Is our traditional university model outdated?
Is this a description of today’s university you would recognise? – ‘The production line factory of education, in which ever greater numbers are taught by excessively traditional methods, by people who do not think themselves to be accountable to anyone, with little interdisciplinary interaction and few opportunities for independent thinking.’ No? Well, I’m afraid we might have a problem, because this was how universities were described by a senior businessman at a recent reception I attended, to the general agreement of most of those within earshot.
Nor is this just the kind of comment made by someone hostile to higher education for whatever reason. It’s not a million miles off comments that have been made from within universities, as in this article in the New York Times by Columbia University theology professor, Mark Taylor.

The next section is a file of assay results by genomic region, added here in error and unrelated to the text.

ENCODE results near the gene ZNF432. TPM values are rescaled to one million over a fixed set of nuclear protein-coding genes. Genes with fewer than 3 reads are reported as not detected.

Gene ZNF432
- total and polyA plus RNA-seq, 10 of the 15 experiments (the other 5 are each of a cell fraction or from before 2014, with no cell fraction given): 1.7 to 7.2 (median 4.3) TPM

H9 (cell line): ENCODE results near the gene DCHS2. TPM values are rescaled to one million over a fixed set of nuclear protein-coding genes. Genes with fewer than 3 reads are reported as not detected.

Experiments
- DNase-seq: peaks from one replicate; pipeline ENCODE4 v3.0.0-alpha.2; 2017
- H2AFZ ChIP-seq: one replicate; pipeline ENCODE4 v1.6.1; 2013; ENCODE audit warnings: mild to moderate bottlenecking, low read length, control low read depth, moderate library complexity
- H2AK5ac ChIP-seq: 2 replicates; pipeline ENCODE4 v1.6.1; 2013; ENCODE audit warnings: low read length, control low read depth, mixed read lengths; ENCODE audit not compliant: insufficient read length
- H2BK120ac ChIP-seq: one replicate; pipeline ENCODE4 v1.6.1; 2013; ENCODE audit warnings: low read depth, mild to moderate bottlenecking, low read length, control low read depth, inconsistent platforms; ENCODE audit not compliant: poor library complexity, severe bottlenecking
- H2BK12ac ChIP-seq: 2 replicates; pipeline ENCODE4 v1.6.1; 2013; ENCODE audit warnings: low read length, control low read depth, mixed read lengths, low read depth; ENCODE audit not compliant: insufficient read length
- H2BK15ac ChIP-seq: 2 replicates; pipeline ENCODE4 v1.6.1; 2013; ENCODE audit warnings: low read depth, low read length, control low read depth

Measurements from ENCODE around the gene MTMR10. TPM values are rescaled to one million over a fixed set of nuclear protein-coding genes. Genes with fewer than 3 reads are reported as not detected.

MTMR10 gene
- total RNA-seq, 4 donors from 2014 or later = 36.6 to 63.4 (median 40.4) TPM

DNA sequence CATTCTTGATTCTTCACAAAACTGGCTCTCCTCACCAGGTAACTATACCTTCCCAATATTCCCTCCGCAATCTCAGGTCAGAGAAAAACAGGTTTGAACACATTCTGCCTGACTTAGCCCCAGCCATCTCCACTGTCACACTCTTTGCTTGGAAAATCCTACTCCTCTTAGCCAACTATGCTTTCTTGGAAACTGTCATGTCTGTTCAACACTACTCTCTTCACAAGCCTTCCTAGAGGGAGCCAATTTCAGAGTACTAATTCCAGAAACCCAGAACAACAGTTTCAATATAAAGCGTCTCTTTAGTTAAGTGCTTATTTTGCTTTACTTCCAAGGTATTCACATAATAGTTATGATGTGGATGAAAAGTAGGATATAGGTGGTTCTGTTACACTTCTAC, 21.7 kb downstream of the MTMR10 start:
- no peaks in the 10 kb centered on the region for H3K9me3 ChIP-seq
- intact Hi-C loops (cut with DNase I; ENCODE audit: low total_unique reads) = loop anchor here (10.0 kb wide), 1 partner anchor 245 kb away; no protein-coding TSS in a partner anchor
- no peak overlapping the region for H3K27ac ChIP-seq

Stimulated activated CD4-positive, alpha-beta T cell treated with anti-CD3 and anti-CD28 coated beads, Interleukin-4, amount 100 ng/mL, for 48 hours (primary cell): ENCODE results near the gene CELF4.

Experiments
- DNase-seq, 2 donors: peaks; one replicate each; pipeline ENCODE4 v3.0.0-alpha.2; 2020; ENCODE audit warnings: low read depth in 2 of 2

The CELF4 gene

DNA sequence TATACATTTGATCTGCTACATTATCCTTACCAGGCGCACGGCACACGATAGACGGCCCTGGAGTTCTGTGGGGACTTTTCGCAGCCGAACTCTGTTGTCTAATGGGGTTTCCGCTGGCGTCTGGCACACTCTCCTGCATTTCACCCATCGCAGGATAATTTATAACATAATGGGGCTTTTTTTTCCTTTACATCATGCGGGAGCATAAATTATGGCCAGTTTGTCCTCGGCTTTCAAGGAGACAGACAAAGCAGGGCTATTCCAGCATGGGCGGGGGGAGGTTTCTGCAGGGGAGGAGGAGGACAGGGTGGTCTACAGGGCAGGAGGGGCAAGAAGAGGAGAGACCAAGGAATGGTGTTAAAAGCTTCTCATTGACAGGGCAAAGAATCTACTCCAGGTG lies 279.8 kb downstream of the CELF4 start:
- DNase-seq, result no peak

As I have noted repeatedly in this blog, the academic profession has been pushed against the wall by totally inadequate funding and an avalanche of policy pronouncements that often seem to owe nothing to proper analysis. However, in this state of stress we are not adequately addressing questions of university reform. Taylor’s argument in a nutshell is that the traditional university structure can no longer deliver what society needs from universities, and that our working methods have not adapted to an environment that has changed beyond recognition.
These are topics that will be addressed in the forthcoming conference in DCU – details will be posted here shortly. And this is a debate that is now urgently needed.